Because of this physical phenomenon, the mind can glean spatial information. The mind considers more amber colors to be spatially advanced toward the observer, and more indigo colors to spatially recessed away from the observer. This is simply calculated because relative to the local colors on a plane, lit edges do tend toward amber and shadows toward indigo. Goethe also recorded that due to this normal nature of lit surfaces, the mind similarly observed lighter and more vibrant color to be on the advanced edged of objects, a darker and and duller colors to be in recessed corner from the observer. When laying two color surfaces immediately adjacent to one another the same advance and receding phenomenon can also be observed to exist laterally, where more amber, lighter, and more vibrant surfaces seem to expand laterally against more blue, darker, and duller surfaces. This is widely employed by designers and has been firmly established by scientific observation.


Note, colors that are both very dark and very vibrant are unusual in real phenomena. As color relies on lightwaves as its material manifestation in order to be sensed, having a vibrant (chromaticly pure) lightsource that isnt very bright is quite uncommon in nature. The mind perceptions are ordered in accordance with this fact. Color divorced from light is merely an idea or at best a phenomenon. But as to whether a bright blue is relatively more advancing than a dull medium red (it is), this is subject to complex arbitration by the mind and not worth deep concern except by artists in practice. Such exact interactions of hue, vibrance, and lightness are hard to map with respect to this effect, as they are psychological and at least five-dimensional.


Here the concept of advancing and receding colors has been seen and established. Advancing colors center on the spectrum around this forementioned amber yellow, a range generally between chartreuse and orange. Receding colors center around the deepest indigo blue, a range generally between cerulean and violet. Greens and magentas tend to be somewhat neutral or borderline, making neither movement strongly or only seem to advance or recede when compared to stronger colors on this axis. This movement itself on the human mind is mysteriously experienced as advancing colors will psychosomatically seem to jump out to the observer and receding colors will actually draw the human body forward by way of the mind's sense of space. Some individuals of a more symbolic bent might say advancing colors seem more masculine and receding more feminine.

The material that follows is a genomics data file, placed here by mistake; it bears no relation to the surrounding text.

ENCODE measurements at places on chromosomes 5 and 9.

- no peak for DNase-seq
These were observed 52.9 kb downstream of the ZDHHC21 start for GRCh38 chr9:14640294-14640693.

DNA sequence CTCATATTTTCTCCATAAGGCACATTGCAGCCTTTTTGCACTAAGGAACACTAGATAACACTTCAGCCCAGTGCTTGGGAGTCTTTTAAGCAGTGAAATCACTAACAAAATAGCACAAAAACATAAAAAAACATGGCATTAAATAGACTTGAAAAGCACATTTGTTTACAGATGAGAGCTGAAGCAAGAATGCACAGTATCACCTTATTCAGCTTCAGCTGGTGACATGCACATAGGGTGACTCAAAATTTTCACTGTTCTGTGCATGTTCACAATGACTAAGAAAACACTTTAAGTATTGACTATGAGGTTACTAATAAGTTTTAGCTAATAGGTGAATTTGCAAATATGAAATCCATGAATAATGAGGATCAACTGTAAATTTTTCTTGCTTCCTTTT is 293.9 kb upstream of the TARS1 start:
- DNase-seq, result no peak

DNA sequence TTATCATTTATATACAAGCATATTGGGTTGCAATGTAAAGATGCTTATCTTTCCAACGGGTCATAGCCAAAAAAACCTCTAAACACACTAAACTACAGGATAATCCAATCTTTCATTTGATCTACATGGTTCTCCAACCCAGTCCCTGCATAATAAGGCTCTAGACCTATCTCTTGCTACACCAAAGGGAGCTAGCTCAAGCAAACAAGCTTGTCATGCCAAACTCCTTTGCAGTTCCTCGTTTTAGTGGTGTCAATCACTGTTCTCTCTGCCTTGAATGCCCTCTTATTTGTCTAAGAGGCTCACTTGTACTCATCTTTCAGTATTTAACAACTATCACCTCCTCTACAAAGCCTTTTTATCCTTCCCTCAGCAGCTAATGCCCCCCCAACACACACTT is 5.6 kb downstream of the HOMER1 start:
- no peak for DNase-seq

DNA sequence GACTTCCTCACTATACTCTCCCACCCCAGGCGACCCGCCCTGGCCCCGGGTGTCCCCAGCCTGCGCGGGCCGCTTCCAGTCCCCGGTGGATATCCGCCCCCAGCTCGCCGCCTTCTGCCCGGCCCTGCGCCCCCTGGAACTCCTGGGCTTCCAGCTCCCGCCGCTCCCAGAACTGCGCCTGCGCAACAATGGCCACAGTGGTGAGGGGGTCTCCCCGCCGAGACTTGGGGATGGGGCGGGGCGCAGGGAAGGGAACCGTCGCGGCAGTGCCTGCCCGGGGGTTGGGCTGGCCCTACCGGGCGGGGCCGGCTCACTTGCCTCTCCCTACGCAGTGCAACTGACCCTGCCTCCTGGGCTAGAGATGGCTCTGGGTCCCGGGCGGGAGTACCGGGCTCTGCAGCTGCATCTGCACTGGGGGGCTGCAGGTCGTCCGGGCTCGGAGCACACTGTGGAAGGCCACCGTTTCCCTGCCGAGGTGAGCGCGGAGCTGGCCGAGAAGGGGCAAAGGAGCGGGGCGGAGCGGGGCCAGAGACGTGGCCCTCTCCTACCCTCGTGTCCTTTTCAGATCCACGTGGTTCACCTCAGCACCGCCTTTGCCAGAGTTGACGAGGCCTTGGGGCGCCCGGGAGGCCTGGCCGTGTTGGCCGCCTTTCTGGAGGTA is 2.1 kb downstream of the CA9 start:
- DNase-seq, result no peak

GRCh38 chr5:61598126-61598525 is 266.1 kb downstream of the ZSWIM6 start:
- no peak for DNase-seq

Thus by painting flat or textured surfaces in varying color, the mind is subtly influenced to believe that the surface is more or less spacially advanced with respect to the observer, even when such an arrangement is not technically real or perhaps even physically possible. This creates a fourth pseudo-spacial dimension and does not necessarily mean the observer believe that a surface is closer or farther away but rather it draws or pushes the observer in this psychic space. The artist will use this toward his ends for good or ill, drawing the body by the eye up and down, in and out. When the beauty of the message of such experience does not to allign internally with itself or with truth it is only base propaganda, a lie. When this experience is an experience of the true world, it can be a vehicle for God to touch the person. This dimensions can be as a pocket of heaven which pulls the observer out of himself and into somewhere else where art can facilitate either religious experience or else some petty other thing.